Currently, there are 16 meteorological and 50 research satellites, over 10 000 manned and automatic surface weather stations, 1 000 upper-air stations, 7 000 ships, 100 moored and 1 000 drifting buoys, hundreds of weather radars and 3 000 specially equipped commercial aircraft measure key parameters of the atmosphere, land and ocean surface every day. 

For further information contact: Clare Nullis, media officer. Email cnullis@wmo.int, Cell +41 79 709 13 97

See original article here.

Meteorologia pode sofrer impacto com covid-19, diz WMO (Climatempo)

02/04/2020 – por redação

Organização Meteorológica Mundial (WMO) teme que coronavírus influencie na qualidade das previsões e no monitoramento da atmosfera

A Organização Meteorológica Mundial (Word Meteorological Organization, WMO, na sigla em inglês) está preocupada com o impacto da pandemia do covid-19 na quantidade e qualidade das observações e previsões meteorológicas, bem como no monitoramento da atmosfera e do clima.

O Sistema de Observação Global da WMO serve como espinha dorsal de todos os serviços e produtos climáticos fornecidos a seus cidadãos pelos 193 estados e territórios membros da organização. Ele fornece observações sobre o estado da atmosfera e da superfície do oceano a partir de instrumentos terrestres, marinhos e espaciais. Estes dados são utilizados para a preparação de análises meteorológicas, previsão do tempo e monitoramento do clima.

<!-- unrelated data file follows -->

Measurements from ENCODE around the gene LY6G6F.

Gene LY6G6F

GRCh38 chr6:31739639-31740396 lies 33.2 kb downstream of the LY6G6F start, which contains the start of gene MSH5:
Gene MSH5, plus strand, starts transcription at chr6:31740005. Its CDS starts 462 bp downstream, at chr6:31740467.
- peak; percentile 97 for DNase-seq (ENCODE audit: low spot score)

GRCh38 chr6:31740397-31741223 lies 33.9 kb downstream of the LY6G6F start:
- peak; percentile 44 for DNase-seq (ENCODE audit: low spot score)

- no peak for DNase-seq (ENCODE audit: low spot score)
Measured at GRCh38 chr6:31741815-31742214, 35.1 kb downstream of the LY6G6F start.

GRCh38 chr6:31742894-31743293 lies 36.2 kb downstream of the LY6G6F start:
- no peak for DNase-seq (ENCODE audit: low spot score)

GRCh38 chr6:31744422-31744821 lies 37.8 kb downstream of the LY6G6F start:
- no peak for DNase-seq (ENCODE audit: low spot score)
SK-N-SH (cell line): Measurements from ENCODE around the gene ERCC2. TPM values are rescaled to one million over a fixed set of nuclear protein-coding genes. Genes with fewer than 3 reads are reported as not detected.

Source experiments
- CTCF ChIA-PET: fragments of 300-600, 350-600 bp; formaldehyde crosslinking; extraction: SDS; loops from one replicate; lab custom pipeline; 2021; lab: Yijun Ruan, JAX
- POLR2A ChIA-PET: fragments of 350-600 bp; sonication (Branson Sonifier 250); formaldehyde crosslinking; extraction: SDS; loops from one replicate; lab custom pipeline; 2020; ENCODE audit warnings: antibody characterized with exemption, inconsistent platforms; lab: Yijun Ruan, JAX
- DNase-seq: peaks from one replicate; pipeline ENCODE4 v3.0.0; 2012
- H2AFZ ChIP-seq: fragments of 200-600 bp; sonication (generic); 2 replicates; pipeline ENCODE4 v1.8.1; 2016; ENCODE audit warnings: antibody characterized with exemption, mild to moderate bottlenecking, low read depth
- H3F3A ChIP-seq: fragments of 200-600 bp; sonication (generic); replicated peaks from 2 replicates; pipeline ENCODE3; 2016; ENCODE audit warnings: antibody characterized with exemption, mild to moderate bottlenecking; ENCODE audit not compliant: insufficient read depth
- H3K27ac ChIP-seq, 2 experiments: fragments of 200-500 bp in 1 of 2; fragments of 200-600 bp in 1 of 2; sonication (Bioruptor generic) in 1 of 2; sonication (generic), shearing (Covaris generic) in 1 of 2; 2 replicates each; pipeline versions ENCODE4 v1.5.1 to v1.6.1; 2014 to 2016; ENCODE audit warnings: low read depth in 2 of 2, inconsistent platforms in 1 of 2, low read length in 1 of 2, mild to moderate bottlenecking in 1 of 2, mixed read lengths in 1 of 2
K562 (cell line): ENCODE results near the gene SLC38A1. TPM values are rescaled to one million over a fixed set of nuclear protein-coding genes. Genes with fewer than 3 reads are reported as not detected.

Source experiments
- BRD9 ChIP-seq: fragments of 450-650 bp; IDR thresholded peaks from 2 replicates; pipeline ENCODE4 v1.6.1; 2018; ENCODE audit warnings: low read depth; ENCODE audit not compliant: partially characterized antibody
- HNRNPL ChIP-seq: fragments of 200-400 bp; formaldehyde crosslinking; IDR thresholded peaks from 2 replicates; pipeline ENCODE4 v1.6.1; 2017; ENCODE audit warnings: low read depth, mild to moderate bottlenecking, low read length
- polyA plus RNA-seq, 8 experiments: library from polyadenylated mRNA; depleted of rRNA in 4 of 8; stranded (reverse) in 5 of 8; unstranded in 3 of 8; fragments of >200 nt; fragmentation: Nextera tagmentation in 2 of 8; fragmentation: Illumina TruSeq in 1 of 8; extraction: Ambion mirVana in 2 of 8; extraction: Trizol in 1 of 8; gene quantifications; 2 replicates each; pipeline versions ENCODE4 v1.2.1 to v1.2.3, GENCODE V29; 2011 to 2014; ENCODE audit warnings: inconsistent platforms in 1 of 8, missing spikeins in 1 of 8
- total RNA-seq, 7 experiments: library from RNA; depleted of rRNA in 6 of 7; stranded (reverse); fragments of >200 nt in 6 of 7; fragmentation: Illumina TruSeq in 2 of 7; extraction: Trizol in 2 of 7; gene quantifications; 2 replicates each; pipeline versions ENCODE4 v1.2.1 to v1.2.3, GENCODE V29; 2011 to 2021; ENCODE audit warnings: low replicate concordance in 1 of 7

“Os Serviços Meteorológicos e Hidrológicos Nacionais continuam desempenhando suas funções essenciais 24 horas por dia e sete dias por semana, apesar dos graves desafios impostos pela pandemia de coronavírus”, disse o secretário-geral da WMO, Petteri Taalas. “Saudamos sua dedicação em proteger vidas e propriedades, mas estamos atentos às crescentes restrições de capacidade e recursos”.

Taalas afirmou ainda que os impactos das mudanças climáticas e a crescente quantidade de desastres relacionados ao clima continuam. “A pandemia do Covid-19 representa um desafio que  grava os riscos de vários perigos em um único país. Portanto, é essencial que os governos prestem  atenção em seu alerta nacional e às capacidades de observação do clima, apesar da crise do Covid-19”.

Grande parte do sistema de observação, como os componentes de satélite e redes de observação terrestres, por exemplo, são parcialmente ou totalmente automatizados. Por isso, espera-se que continuem funcionando sem problemas significativos por várias semanas, em alguns casos até mais. Porém, se a pandemia durar mais de algumas semanas, a falta de reparos, manutenção e suprimentos, e as redistribuições se tornarão uma preocupação crescente.